We left Los Angeles and went to Missouri, we went to Kansas, we went to Texas, we went to Oklahoma, Colorado and then California and Oregon, and Wisconsin. So, we went to a lot of places that aren't necessarily in the same political zone as we are, and we talked to a lot of people from all sides. Certainly, you know, that was the big issue of this election, is that people were only listening to their own side giving them their "facts." And we had to go out into the country and mix it up and try to make everyone laugh. And so, I think we learned a ton. I'm so excited for this project to come out, because it ends up being sort of an audio diary of the first year of the Trump administration in America.

That kind of ties in with my next question. The world has gotten substantially more grim and serious over the past year or so, with controversy after controversy, threats of potential nuclear war, etc. Aside from the topical stuff, how has that affected your comedy material? Has it made it darker in any way?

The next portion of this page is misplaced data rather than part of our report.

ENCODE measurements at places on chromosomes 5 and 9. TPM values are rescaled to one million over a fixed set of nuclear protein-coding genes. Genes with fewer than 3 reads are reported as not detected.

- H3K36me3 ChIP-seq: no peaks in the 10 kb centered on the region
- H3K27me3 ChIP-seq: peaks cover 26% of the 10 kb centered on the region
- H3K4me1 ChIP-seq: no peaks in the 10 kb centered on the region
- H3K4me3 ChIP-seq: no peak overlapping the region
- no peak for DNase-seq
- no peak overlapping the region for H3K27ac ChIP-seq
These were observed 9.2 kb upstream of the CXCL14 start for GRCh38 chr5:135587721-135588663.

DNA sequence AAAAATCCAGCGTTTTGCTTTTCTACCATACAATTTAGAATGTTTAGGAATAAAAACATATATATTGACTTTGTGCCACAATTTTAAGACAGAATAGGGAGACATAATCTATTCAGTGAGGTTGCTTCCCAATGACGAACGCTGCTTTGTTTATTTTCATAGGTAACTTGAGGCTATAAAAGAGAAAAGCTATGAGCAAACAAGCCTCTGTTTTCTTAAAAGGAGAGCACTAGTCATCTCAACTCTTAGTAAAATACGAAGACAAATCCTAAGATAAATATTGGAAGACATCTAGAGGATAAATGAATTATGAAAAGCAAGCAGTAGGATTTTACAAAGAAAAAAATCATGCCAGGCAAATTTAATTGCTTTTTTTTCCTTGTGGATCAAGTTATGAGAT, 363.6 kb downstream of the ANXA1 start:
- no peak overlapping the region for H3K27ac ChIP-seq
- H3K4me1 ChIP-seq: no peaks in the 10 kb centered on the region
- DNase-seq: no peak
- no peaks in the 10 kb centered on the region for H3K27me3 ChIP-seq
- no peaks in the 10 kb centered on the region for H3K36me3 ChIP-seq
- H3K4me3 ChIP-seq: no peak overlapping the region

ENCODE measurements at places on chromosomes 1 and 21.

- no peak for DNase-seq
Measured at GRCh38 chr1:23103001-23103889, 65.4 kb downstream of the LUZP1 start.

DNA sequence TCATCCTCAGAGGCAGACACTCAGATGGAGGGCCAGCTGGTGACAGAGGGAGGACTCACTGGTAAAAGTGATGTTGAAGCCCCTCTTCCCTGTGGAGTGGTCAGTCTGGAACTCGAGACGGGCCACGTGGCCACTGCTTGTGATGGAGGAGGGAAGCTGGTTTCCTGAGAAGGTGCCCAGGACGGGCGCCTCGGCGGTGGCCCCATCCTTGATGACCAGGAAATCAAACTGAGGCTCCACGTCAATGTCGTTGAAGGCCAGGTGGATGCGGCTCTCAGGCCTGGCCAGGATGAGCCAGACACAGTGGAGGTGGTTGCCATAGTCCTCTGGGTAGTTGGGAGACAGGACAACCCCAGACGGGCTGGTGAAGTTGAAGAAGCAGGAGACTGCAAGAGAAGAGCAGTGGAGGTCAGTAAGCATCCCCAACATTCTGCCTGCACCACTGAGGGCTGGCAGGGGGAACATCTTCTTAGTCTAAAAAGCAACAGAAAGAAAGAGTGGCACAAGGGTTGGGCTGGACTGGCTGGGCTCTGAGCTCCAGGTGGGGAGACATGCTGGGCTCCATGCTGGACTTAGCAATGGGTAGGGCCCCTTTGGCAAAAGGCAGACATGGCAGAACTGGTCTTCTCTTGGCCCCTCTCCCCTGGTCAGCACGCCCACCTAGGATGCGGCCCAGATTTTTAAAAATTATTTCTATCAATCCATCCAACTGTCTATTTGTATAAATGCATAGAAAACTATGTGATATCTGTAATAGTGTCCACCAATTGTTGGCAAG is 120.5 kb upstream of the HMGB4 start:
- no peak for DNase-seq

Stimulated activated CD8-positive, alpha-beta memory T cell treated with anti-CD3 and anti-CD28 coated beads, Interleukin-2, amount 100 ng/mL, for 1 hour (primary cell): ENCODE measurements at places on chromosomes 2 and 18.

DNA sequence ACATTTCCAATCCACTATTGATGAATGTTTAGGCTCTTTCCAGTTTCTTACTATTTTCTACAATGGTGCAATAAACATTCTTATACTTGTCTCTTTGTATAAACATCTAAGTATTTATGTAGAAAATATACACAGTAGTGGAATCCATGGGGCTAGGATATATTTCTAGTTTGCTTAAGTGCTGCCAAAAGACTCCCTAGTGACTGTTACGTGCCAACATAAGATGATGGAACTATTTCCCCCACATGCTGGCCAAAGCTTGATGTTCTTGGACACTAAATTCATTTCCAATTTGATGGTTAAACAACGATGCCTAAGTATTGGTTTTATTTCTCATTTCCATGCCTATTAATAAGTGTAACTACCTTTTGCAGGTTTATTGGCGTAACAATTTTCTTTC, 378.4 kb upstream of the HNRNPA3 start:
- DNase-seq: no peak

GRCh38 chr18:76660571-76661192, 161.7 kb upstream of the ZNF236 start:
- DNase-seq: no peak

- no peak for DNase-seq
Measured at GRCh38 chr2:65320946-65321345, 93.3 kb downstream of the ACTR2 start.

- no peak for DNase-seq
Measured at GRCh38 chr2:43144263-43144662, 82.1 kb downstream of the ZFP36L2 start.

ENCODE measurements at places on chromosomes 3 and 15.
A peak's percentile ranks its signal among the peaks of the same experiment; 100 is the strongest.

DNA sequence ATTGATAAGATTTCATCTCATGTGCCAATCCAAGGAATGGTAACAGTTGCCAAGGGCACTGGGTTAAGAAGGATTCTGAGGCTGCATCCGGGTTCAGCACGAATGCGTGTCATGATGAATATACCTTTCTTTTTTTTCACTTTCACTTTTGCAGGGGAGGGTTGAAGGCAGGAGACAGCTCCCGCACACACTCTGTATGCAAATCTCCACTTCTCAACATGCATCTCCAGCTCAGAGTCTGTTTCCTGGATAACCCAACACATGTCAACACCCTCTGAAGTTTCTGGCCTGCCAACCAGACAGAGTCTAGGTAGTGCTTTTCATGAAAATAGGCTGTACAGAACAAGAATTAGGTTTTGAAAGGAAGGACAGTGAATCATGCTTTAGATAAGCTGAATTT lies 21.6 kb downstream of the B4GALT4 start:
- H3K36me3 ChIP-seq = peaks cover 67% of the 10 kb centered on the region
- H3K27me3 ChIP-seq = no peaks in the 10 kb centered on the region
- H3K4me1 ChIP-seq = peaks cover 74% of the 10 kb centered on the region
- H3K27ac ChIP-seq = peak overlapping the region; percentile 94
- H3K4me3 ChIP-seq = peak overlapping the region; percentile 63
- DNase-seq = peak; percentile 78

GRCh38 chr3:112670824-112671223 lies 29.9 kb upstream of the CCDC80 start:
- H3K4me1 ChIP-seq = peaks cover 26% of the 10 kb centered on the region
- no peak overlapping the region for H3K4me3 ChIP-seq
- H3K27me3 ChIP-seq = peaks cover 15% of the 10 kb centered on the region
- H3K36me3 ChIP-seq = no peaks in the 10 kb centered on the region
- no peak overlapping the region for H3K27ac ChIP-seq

Jason: Oh man, that's such a great question. Randy, you want to take this?

Randy: I think we have to deal with it. Yeah, it does make it darker. We as parents, we have kids, so we are putting generations of new people into this world that have to deal with it, and so, you know, we get very mad when people don't clean up their messes, and we get very mad when there's stuff that's left for our kids. And you wanna figure out what are the ways in which we can take that and manifest that in a comedic way. And comedy is best when the darkest thing in the world you can laugh at. [laughs]

That's what comedians do. Comedians look at a very tragic situation, or a very difficult situation, or in the case of this movie, a taboo situation, and say, "What is funny about this? We're uncomfortable about this. What's funny about it?" You talk about all the things that are going on right now, there is a lot of fodder that gets used in our stand-up.

So aside from your audio book, what's next for you guys? Do you have anything else upcoming?